unsigned ivory netsuke

19th century

clam and awabi shell

length 1 3/4 in., 4.3 cm

a small clam shell balances on a the peak of a larger awabi (abalone) shell; the underside of the awabi sensitively stippled to suggest the fleshy interior of the mollusk, stained to highlight details

Both the abalone the clam carry sexual connotations in Japanese art, acting as visual short-hand for women. Clams were a particular favorite with netsuke carvers who frequently portrayed hapless men caught in various compromising positions by the closed 'lips' of the shell.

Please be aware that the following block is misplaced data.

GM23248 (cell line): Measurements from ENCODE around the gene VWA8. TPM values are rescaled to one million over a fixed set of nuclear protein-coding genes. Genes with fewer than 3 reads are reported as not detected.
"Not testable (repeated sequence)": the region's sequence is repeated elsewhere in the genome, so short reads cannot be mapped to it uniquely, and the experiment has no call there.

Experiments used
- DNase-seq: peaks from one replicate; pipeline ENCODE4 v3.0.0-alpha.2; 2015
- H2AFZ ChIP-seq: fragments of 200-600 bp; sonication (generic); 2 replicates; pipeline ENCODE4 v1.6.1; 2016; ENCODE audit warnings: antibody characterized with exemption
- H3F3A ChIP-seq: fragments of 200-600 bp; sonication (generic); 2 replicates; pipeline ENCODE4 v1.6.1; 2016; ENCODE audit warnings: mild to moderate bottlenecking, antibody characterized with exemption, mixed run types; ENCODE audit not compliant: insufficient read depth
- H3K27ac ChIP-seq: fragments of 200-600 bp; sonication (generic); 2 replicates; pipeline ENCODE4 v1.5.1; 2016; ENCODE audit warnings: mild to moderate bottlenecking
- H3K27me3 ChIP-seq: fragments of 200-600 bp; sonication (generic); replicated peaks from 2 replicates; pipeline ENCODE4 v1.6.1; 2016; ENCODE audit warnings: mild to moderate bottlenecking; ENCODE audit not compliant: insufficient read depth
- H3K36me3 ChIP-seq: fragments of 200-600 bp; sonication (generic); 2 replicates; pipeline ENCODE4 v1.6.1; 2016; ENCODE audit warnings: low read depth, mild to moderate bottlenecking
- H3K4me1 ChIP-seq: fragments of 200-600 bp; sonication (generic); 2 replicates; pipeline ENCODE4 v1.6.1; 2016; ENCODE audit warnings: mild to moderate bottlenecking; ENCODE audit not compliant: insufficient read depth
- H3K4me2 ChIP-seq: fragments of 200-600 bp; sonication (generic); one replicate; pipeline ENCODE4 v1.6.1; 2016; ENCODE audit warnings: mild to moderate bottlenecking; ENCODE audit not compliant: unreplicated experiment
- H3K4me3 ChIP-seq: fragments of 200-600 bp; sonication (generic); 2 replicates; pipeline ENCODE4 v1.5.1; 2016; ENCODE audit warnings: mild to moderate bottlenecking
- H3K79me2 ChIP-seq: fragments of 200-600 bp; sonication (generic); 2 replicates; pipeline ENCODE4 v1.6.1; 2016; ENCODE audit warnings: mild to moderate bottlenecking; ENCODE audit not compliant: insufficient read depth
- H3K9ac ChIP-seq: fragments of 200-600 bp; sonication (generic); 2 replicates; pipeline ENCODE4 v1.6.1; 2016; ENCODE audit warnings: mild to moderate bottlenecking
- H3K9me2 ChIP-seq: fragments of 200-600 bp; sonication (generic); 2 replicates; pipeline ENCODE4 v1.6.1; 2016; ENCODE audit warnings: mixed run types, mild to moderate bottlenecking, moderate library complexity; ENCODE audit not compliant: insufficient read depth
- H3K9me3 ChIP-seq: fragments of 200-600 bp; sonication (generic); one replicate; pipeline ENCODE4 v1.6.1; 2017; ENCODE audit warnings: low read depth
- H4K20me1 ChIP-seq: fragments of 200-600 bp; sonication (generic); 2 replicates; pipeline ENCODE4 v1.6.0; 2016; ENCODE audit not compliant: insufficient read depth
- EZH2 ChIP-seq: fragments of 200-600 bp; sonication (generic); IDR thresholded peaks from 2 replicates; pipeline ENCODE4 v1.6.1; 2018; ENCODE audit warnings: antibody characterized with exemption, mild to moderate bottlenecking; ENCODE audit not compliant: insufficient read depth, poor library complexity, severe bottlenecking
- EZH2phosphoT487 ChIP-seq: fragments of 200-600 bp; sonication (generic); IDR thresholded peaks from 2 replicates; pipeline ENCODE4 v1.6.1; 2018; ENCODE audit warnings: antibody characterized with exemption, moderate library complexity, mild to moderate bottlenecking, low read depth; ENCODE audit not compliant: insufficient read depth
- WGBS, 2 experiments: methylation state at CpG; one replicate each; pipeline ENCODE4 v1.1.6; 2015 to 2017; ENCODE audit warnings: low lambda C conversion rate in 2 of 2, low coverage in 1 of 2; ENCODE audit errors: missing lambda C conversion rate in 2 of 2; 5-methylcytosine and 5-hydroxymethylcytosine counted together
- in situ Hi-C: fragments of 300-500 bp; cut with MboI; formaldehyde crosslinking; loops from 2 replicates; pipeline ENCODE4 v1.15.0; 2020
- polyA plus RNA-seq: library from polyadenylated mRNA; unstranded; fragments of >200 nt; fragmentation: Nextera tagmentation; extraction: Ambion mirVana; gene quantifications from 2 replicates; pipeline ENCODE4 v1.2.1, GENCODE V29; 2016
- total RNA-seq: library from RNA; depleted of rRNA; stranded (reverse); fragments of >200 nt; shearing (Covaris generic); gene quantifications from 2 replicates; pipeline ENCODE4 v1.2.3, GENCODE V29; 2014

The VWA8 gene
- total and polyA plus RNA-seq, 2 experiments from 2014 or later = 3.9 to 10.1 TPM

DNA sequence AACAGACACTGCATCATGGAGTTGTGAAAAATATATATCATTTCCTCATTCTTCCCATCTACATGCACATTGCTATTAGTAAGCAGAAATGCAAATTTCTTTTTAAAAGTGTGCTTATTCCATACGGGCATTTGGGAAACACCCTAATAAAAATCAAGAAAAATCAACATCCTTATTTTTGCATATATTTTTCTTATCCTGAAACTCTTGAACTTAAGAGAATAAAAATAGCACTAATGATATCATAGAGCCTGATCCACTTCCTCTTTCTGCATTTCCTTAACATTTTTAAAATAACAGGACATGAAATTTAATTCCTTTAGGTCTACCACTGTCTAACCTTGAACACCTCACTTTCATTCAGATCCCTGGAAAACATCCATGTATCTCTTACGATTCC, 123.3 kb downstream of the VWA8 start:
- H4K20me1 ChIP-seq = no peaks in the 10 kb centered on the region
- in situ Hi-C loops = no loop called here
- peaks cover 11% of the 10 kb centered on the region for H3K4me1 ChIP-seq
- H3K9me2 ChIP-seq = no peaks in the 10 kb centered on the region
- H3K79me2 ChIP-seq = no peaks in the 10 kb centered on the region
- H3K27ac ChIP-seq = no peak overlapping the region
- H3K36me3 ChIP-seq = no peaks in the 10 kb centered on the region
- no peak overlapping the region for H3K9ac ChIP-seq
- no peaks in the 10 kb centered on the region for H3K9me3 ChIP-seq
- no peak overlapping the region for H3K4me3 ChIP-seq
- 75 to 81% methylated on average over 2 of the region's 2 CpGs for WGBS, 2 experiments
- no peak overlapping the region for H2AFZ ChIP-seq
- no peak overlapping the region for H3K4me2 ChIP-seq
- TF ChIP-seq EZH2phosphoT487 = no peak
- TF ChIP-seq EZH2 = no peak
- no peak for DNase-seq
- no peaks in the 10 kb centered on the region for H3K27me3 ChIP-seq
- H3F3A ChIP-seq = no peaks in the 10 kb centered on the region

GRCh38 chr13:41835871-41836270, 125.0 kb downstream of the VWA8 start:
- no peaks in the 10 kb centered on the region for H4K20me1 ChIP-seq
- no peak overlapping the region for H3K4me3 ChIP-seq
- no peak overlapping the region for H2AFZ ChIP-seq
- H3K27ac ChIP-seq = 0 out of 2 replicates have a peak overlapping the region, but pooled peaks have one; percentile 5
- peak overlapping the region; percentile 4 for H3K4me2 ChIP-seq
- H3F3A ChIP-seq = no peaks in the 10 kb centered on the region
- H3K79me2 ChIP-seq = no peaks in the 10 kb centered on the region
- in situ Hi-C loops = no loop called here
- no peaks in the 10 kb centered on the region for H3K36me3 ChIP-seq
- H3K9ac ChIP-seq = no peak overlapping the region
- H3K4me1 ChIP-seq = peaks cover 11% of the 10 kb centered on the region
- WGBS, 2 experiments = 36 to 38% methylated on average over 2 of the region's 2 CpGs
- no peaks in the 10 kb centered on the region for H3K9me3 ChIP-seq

another view


Scholten Japanese Art is open Monday - Friday, and some Saturdays by appointment only

Contact Katherine Martin at
(212) 585-0474 or email
to schedule a visit between 11am and 4pm for no more than two individuals at a time.
In order to adhere to New York State guidelines visitors are asked to wear face masks and practice social distancing.

site last updated
February 28, 2021

Scholten Japanese Art
145 West 58th Street, suite 6D
New York, New York 10019
ph: (212) 585-0474
fx: (212) 585-0475